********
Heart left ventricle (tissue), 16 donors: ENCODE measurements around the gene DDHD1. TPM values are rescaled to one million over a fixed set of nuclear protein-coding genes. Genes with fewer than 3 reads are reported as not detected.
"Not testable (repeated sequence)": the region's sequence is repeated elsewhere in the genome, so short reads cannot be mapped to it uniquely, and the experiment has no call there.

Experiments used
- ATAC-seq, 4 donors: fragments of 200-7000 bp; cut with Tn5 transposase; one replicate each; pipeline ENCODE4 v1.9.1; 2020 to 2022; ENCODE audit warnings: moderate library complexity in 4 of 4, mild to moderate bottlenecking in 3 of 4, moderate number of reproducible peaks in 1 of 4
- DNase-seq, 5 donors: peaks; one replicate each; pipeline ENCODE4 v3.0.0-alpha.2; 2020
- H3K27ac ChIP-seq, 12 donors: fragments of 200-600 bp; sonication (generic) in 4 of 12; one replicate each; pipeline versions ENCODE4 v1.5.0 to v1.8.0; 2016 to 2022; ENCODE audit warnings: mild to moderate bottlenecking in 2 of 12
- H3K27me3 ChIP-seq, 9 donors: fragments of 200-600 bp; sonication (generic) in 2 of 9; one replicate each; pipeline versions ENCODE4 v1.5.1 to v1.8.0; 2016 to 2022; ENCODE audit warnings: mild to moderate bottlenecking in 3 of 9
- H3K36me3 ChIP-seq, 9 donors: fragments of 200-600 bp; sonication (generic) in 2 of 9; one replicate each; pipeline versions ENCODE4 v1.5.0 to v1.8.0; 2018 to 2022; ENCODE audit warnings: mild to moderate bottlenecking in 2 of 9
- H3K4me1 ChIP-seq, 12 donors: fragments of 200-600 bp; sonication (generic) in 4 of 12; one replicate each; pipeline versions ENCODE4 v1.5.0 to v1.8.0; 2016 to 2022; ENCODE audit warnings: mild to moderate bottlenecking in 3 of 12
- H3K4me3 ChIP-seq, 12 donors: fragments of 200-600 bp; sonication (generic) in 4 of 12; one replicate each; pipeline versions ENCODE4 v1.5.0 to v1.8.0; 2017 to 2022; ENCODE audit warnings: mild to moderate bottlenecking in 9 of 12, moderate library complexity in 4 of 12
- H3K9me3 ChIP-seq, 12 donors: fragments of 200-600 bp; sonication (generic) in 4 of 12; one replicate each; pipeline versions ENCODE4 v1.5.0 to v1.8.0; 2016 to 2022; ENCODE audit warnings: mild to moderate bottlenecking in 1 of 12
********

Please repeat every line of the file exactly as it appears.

Heart left ventricle (tissue), 16 donors: ENCODE measurements around the gene DDHD1. TPM values are rescaled to one million over a fixed set of nuclear protein-coding genes. Genes with fewer than 3 reads are reported as not detected.
"Not testable (repeated sequence)": the region's sequence is repeated elsewhere in the genome, so short reads cannot be mapped to it uniquely, and the experiment has no call there.

Experiments used
- ATAC-seq, 4 donors: fragments of 200-7000 bp; cut with Tn5 transposase; one replicate each; pipeline ENCODE4 v1.9.1; 2020 to 2022; ENCODE audit warnings: moderate library complexity in 4 of 4, mild to moderate bottlenecking in 3 of 4, moderate number of reproducible peaks in 1 of 4
- DNase-seq, 5 donors: peaks; one replicate each; pipeline ENCODE4 v3.0.0-alpha.2; 2020
- H3K27ac ChIP-seq, 12 donors: fragments of 200-600 bp; sonication (generic) in 4 of 12; one replicate each; pipeline versions ENCODE4 v1.5.0 to v1.8.0; 2016 to 2022; ENCODE audit warnings: mild to moderate bottlenecking in 2 of 12
- H3K27me3 ChIP-seq, 9 donors: fragments of 200-600 bp; sonication (generic) in 2 of 9; one replicate each; pipeline versions ENCODE4 v1.5.1 to v1.8.0; 2016 to 2022; ENCODE audit warnings: mild to moderate bottlenecking in 3 of 9
- H3K36me3 ChIP-seq, 9 donors: fragments of 200-600 bp; sonication (generic) in 2 of 9; one replicate each; pipeline versions ENCODE4 v1.5.0 to v1.8.0; 2018 to 2022; ENCODE audit warnings: mild to moderate bottlenecking in 2 of 9
- H3K4me1 ChIP-seq, 12 donors: fragments of 200-600 bp; sonication (generic) in 4 of 12; one replicate each; pipeline versions ENCODE4 v1.5.0 to v1.8.0; 2016 to 2022; ENCODE audit warnings: mild to moderate bottlenecking in 3 of 12
- H3K4me3 ChIP-seq, 12 donors: fragments of 200-600 bp; sonication (generic) in 4 of 12; one replicate each; pipeline versions ENCODE4 v1.5.0 to v1.8.0; 2017 to 2022; ENCODE audit warnings: mild to moderate bottlenecking in 9 of 12, moderate library complexity in 4 of 12
- H3K9me3 ChIP-seq, 12 donors: fragments of 200-600 bp; sonication (generic) in 4 of 12; one replicate each; pipeline versions ENCODE4 v1.5.0 to v1.8.0; 2016 to 2022; ENCODE audit warnings: mild to moderate bottlenecking in 1 of 12